Saturday, July 21, 2012

Making a Fence - Recap

 We built a fence around our side yard in 2009. We are so glad we did. It provided a safe play space for both Cole and Amelia.
We were totally indebted to our neighbours for helping us out.
Here's a bit of a recap because Mary Mary and Mr. Mary Mary are planning to do some fence-building and asked me for specs.

 Our side yard was inaccessible from our back yard. We had to remove a section of the fence that existed and put in a new post in order to create a gate-way.
 We are a corner lot. So first I had to do some research about height restrictions for visibility at the corner.
This helped us decide where to build the fence and how high to make it at each section.
 I phoned the city to have them come and mark out where the gas lines and other underground lines were before we began digging.
 My neighbour, Mr. K, helped me figure out how to use spray paint to mark out where the posts would go. We tried to find the metal stakes in the ground indicating our property line. Where in doubt, we guessed.

Before we go any further, these are the words I'll be using to describe the parts of a fence:

We did some rough measurements and ordered wood from Home Depot and when my dad came to help build the fence, we used his truck to pick up the wood. One great thing about Home Depot is that you can return the wood you don't use for a refund.

Then we planned out sections of the fence that were no greater than 8 feet. We spray painted the ground to indicate the spots and paid a company to come in and excavate the holes, set the posts in cement and level them. Two post holes were within 1 metre of the gas line, so we had to dig those holes by hand.
Note: The company will set the posts for you, but you must purchase the posts themselves and have them ready when they come.

In the above pictures, 24 hours after the posts have set, we started to use string to figure out where the top rail would go. We used metal brackets and screwed them in place and then just set the top rail into them.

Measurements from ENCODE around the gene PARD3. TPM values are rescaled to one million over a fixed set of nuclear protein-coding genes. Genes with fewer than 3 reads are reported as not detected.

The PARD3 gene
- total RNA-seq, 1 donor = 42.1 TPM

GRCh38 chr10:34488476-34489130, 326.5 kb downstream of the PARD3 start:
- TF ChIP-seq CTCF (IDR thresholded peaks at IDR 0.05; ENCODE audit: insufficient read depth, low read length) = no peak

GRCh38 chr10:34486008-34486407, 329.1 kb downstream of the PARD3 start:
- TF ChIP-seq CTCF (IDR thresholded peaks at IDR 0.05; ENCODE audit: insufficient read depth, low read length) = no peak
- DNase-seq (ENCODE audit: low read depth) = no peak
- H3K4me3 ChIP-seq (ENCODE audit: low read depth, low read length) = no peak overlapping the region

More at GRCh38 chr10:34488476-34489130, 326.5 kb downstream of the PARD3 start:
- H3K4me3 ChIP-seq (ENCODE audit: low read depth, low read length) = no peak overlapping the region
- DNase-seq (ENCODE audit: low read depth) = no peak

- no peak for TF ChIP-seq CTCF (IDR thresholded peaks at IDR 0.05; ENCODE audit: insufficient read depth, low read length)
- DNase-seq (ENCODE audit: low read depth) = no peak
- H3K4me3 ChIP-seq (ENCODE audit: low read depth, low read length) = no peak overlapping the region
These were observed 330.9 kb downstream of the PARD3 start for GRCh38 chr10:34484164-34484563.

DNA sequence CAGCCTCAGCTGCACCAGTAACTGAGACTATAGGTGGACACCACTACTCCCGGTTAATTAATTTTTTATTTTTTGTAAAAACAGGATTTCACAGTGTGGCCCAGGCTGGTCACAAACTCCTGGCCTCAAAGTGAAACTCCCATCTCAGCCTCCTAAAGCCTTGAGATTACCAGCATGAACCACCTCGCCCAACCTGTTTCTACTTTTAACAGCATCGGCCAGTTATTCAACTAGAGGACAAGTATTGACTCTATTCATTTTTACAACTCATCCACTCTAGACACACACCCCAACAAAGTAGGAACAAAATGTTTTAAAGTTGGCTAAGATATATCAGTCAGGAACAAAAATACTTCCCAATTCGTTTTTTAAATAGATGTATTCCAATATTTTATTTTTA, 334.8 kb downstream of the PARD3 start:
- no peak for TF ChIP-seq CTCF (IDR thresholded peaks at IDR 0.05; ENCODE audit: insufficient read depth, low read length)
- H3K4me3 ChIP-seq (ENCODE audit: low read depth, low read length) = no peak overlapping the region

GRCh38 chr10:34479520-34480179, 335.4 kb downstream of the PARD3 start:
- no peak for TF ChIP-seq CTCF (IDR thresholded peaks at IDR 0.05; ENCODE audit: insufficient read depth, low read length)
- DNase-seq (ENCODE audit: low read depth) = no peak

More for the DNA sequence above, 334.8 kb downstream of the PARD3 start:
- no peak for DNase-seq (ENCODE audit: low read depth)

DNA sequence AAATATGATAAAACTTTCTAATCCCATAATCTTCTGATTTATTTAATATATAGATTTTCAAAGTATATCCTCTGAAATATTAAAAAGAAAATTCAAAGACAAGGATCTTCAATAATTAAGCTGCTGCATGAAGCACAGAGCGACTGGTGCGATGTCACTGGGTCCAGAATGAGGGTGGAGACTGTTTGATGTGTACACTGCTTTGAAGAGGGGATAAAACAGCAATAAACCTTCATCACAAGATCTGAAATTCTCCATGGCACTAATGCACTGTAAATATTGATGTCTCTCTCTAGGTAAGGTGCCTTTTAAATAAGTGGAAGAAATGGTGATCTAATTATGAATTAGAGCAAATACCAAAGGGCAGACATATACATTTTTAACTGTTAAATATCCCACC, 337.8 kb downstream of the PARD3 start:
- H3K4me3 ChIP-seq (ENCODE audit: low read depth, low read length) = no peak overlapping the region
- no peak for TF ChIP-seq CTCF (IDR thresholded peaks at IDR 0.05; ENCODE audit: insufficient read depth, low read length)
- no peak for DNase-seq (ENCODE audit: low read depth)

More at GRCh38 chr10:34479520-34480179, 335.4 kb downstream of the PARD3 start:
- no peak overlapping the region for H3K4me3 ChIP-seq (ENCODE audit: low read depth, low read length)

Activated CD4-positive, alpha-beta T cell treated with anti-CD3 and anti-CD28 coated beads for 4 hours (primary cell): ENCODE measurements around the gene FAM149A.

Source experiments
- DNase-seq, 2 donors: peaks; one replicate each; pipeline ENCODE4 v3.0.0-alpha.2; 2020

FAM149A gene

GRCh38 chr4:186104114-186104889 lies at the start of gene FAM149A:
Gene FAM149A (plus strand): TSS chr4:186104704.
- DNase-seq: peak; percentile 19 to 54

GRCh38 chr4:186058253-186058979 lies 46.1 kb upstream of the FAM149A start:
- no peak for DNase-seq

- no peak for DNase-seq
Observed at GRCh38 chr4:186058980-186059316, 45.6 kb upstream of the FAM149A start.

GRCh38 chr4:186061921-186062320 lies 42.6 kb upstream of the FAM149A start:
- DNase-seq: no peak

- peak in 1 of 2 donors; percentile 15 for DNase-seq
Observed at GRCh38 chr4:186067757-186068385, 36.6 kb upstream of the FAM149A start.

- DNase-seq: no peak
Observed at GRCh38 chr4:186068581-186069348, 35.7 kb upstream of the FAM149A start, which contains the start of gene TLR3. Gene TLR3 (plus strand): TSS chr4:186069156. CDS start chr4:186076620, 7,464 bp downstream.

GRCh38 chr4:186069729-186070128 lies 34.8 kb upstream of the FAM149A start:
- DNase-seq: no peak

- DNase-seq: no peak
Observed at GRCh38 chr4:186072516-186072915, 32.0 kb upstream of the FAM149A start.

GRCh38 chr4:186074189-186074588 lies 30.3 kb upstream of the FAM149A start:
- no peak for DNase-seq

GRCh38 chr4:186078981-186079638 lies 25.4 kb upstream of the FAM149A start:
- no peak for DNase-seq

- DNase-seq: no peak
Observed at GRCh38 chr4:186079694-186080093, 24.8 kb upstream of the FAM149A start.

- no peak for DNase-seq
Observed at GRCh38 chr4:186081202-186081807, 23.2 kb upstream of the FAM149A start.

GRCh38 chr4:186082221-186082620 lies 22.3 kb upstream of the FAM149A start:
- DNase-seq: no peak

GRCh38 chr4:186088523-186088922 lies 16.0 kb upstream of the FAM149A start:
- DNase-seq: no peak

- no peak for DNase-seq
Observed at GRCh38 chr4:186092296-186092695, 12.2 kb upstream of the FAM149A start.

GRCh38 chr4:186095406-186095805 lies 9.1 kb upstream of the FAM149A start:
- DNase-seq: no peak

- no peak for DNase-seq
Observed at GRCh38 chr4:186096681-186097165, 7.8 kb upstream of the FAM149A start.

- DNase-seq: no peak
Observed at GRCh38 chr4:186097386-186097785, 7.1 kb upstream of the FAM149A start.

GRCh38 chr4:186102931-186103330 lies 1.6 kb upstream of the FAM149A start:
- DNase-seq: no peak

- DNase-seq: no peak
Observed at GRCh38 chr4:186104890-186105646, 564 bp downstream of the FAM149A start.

(This later proved helpful when we needed to remove a section of the fence temporarily to allow a vehicle to pass through it. Super easy to remove and return to its spot.)
 Cole was a super big help.
We then added the cap ontop of the top rail and we added the bottom rail.
With that skeleton in place, we could begin adding the fencing.
The rest of our fence was alternating, but we decided for greater privacy to do all boards on one side of the rails. We butted them up against each other flush and as the wood has shrunk, a fairly uniform gap was created.
Many of the fencing pieces along the one edge of our fence were similiar in length, but where the landscape slopes, or we stepped up the height of the fence, the fencing boards needed to be measured and cut as we went.
We used screws to attach the fencing boards.
A lot of decisions had to be made regarding how much to step up the fence at each post along the sides of the yard that sloped. Each of these decisions was made in a case by case basis and not all of the steps are identical.

To decide how much of the remaining post to leave above the level of the cap, we measured the shortest remaining length on a post and cut the rest to match. We left this space in case we later decide to add a trellis of sorts for added privacy.
This year we added some flower beds along the inside of the fence.

To add the gate we left no more than a four foot wide gap. All the books we read said that a gate any wider would be too heavy and cause the post to bend.

We bought a "gate kit" which consisted of hinges and brackets and just used some of the fencing we had left over. I drew an arch using a piece of string and a pencil. We bought a latch from Home Depot.

Hope this is somewhat helpful.

~Miss Greenish Thumb~

1 comment:

rmgales said...

This must be the year of the fence. We're putting up a 6 ft dogear along the east side of the house. Can't wait to plant flower beds along it.